126 Mins(4 out of 5)
Reviewed by: Sam Hollis
Jane Campion returns to feature filmmaking after a 12-year wait and proves she can still paint a portrait like no one else. With a pitch-perfect performance from Benedict Cumberbatch as its foundation, The Power of the Dog drips menace from every frame, challenging audiences to read between the lines to find the nuance within.
Based on the novel by Thomas Savage, The Power of the Dog stars Cumberbatch and Jesse Plemons as brothers Phil and George Burbank, well-to-do ranchers in 1925 Montana. George quickly falls for widow and inn owner Rose Gordon (Kirsten Dunst), forcing the brothers to take her effeminate son Peter (Kodi Smit-McPhee) on board, all of which causes the vindictive Phil to spiral.
Campion has a truly superior understanding of filmic language. Where a lesser director might throw in an unremarkable establishing shot, she will instead let the textures of an environment guide the mood, whether she’s creating unease with the rustle of tussock grasses or letting the sudden striking of a match briefly reveal a sinister smirk. Campion’s script is as elegant as her direction. There is so much to discover in every line, and just as much in every pause between.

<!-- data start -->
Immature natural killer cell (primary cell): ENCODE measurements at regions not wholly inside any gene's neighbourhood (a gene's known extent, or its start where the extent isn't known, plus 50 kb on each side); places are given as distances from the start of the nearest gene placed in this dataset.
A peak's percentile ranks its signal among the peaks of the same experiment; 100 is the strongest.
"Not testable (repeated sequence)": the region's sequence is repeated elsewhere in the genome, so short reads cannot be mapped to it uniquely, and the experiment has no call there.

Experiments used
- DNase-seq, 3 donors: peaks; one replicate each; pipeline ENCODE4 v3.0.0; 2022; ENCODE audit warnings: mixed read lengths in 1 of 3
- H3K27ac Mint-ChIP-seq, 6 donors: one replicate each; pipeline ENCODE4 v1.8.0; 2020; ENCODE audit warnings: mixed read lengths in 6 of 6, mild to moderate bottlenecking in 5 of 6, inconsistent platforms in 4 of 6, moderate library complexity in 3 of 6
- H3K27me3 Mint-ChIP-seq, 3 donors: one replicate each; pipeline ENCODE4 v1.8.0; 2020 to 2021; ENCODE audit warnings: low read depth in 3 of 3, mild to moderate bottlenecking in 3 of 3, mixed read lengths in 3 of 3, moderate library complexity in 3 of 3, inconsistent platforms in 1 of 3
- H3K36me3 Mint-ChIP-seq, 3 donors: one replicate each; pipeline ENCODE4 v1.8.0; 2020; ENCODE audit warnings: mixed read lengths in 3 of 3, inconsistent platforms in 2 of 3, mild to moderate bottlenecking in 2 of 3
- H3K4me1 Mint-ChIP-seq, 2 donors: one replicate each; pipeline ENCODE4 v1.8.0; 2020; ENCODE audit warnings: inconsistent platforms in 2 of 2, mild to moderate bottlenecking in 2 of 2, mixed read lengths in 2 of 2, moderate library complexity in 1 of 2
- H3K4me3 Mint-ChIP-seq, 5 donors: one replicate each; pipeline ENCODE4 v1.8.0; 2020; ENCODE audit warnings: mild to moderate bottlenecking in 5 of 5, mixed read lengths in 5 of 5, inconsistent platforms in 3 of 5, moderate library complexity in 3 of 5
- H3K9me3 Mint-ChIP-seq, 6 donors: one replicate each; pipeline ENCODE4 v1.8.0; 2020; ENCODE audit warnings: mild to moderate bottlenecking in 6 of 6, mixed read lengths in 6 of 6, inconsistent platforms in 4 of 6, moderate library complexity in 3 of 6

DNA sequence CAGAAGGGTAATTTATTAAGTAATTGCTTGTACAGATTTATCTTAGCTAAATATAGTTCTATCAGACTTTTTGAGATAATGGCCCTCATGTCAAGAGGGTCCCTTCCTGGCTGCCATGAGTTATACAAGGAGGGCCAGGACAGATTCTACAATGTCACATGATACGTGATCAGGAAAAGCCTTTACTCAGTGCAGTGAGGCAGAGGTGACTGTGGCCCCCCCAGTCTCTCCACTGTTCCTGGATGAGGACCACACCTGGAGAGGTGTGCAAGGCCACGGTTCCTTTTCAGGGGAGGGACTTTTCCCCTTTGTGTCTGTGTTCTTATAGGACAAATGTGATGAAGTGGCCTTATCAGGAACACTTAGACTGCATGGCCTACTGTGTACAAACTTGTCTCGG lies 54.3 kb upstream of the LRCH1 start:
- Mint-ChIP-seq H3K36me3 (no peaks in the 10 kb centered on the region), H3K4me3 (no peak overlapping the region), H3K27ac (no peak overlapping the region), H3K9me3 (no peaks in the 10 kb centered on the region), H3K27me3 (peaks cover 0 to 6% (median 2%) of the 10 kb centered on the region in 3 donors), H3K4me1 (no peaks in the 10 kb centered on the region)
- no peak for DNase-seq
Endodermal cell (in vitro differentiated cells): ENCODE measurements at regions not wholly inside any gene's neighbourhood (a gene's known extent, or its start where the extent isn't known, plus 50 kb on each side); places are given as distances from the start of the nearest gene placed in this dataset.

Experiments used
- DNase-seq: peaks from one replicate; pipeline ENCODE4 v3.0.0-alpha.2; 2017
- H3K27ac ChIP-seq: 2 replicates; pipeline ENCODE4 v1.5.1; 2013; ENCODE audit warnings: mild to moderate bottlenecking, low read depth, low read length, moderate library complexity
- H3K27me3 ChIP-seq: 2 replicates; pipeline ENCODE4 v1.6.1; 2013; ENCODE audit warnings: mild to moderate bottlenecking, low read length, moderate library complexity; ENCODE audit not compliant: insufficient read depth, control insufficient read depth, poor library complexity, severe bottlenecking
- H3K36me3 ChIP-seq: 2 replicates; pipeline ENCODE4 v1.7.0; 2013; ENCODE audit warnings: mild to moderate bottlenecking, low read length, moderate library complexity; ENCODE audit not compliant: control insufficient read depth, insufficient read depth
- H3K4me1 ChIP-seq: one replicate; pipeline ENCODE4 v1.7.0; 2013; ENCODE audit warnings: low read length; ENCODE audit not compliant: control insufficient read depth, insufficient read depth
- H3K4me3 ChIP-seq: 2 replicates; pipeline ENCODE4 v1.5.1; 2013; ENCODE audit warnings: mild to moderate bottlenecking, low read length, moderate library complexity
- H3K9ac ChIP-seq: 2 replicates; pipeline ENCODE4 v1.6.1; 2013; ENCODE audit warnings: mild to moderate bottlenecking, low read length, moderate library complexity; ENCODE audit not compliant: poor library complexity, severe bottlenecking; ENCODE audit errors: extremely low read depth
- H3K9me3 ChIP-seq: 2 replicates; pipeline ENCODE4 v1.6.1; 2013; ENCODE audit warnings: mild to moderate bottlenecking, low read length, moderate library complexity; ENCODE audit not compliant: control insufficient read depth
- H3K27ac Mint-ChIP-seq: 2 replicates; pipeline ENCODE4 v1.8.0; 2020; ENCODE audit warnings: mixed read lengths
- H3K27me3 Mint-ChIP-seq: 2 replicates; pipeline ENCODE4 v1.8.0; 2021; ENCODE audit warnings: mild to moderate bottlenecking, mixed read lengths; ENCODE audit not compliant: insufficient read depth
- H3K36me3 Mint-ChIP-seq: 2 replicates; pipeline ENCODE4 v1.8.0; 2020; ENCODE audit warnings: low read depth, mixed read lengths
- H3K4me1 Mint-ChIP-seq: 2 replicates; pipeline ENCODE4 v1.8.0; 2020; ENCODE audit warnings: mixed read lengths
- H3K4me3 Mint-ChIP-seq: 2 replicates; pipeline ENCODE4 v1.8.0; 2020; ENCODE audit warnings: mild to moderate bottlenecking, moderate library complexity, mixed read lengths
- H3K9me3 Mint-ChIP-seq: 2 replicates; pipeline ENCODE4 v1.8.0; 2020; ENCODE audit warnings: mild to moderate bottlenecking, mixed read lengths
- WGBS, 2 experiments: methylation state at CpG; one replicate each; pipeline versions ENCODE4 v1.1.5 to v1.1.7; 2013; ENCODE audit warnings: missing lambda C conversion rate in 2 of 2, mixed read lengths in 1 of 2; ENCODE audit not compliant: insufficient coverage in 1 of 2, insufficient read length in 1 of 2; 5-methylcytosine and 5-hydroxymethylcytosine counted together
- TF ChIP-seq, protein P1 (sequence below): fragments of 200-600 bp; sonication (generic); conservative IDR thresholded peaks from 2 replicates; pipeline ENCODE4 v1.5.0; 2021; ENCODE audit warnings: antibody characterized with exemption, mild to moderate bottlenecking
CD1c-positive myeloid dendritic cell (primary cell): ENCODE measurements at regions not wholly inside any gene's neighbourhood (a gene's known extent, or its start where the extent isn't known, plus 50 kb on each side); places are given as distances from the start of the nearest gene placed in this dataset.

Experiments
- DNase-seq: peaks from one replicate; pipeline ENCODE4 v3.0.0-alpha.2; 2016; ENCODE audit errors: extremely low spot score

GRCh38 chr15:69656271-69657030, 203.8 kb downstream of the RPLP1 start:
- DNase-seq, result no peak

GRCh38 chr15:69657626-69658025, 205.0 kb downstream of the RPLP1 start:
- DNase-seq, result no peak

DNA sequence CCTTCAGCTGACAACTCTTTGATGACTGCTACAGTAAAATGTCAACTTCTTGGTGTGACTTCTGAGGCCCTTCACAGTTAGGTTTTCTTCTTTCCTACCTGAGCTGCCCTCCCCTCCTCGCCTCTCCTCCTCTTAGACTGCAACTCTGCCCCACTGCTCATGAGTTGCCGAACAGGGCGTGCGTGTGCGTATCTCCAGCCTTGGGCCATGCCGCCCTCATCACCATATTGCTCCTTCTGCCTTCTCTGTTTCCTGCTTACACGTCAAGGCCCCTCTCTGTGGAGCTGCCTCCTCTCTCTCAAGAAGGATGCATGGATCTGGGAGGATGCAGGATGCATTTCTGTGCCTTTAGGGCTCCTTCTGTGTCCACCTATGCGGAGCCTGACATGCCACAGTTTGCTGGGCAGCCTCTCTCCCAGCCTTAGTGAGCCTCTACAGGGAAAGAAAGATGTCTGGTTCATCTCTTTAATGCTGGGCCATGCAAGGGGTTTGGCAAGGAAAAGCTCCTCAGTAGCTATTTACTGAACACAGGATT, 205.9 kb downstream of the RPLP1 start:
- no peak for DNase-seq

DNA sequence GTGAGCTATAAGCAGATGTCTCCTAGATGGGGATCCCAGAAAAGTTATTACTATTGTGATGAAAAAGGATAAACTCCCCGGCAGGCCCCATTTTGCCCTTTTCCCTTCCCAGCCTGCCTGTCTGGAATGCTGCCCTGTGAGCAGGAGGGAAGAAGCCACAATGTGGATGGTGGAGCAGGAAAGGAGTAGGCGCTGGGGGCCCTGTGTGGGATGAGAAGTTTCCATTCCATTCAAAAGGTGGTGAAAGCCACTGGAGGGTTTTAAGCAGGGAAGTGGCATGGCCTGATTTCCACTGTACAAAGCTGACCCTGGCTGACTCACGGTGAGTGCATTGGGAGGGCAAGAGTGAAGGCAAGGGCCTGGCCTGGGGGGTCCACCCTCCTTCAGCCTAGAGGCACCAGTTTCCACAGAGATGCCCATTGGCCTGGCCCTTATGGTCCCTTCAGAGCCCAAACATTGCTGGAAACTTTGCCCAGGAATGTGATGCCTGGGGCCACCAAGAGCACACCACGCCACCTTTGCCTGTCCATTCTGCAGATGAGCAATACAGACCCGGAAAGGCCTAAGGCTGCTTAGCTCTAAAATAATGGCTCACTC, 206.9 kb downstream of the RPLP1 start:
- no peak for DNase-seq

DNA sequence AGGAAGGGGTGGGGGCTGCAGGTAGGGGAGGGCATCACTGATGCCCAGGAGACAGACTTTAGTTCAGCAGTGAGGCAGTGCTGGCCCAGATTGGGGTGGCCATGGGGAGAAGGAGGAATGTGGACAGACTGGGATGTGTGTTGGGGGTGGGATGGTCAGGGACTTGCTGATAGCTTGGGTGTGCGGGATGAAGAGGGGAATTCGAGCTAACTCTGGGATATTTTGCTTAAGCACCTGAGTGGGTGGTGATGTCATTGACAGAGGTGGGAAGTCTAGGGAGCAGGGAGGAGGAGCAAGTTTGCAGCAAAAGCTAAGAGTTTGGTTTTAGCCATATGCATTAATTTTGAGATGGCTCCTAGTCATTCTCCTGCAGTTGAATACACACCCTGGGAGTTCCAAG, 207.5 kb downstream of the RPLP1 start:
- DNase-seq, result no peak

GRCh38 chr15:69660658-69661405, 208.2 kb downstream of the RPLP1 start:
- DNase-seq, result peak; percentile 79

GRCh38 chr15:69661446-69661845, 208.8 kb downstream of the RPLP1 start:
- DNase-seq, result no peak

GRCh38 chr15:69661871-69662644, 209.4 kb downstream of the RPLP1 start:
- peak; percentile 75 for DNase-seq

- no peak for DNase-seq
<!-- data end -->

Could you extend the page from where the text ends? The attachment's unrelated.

Phil rules through a thick veil, and only we, the audience, are privy to what’s beneath. Subtly manifesting shifting power dynamics, a crisis of masculinity, and psychosexual tension, Cumberbatch spits more venom than a poison-tip dart. Rose and Peter represent existential threats, forcing him to acknowledge buried confessions that keep him awake at night – and so, they must be destroyed. Smit-McPhee is another standout as Phil’s one true intellectual rival.
While a brasher climax could easily have taken from the film’s masterfully constructed slow burn, I wanted to feel more bruised as it faded to black. Still, The Power of the Dog soars as an examination of unfulfilled desire and tactful manipulation. A flawlessly crafted work with a unique story to tell.